For the first time since 1971, the NFL's Pro Bowl will not feature a matchup between the best of the NFC and AFC.
Former Ravens defensive back Domonique Foxworth, who's now the president of the NFLPA, initiated the changes for the league's all-star game. The players available for the game will still be voted on by players, coaches and fans alike.
The top two players in votes will serve as captains, who will then pick teams, much like in a game of backyard basketball or fantasy football. The two players will each be joined by a fantasy football champion from NFL.com, who will help the NFL captains pick teams.
"As players, we wanted to keep the Pro Bowl to honor excellence in individual performance and connect with the fans in a different environment," Foxworth said in a joint statement issued by the NFL and NFLPA. "To do that, I worked with a group of players to map out new ideas."
In the same statement, NFL Commissioner Roger Goodell said the league was receptive to the ideas Foxworth put forward.
"The players made it clear that they wanted to continue the Pro Bowl and were committed to making it better than ever," Goodell said. "We think these changes will enhance the game for both fans and players."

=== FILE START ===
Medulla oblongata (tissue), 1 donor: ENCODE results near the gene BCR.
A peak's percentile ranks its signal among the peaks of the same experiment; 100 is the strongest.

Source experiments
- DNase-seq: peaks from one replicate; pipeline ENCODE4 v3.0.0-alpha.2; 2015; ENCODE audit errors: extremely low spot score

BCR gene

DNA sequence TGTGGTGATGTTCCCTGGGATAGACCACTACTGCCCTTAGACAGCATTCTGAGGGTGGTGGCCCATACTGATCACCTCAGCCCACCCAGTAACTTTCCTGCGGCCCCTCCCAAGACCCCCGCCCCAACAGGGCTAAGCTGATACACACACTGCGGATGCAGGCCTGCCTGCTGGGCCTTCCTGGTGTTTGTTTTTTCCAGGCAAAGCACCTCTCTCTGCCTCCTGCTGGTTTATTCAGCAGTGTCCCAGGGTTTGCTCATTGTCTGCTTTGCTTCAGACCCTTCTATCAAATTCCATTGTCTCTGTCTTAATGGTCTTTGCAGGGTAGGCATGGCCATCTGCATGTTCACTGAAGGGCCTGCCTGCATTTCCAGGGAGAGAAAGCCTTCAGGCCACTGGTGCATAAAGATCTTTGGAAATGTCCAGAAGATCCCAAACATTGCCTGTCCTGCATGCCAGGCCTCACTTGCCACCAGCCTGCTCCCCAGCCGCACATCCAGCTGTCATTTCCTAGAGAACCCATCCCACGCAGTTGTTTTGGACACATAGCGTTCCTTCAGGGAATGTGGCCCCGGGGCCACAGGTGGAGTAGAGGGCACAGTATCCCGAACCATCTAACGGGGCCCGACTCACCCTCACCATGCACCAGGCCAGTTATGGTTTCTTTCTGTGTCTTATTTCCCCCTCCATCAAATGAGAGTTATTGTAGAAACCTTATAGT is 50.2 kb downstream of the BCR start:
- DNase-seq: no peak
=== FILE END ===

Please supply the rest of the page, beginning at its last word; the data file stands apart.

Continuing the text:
- Game within the Game– A two-minute warning will be added to the first and third quarters and the ball will change hands after each quarter. This will increase the opportunities for quarterbacks to direct "two-minute drills," which are especially exciting for fans.
- No Kickoffs– The coin toss will determine which team is awarded possession first. The ball will be placed on the 25-yard line at the start of each quarter and after scoring plays.
- Rosters– The rosters will continue to consist of 43 players per squad. The kick return specialist will be replaced by an additional defensive back.
- Cover Two and Press Coverage– The defense will be permitted to play "cover two" and "press" coverage. In previous years, only "man" coverage was permitted, except for goal line situations.
- Stopping of the Game Clock– At the two-minute mark of every quarter, if the offense does not gain at least one yard, the clock will stop as if the play was an incomplete pass. This rule eliminates the ability of a team in the lead near the end of the game to easily "take a knee" to secure their win.
- Game Timing– The game clock will start after an incomplete pass on the signal of the referee, except inside the last two minutes of the first half and the last five minutes of the second half.
- Play Clock– A 35-second/25-second play clock will be adopted instead of the typical 40-second/25-second clock.
- Sacks– The game clock will not stop on quarterback sacks outside of the final two minutes of the game. Currently, the game clock stops in these situations outside of two minutes of the second and fourth quarters.
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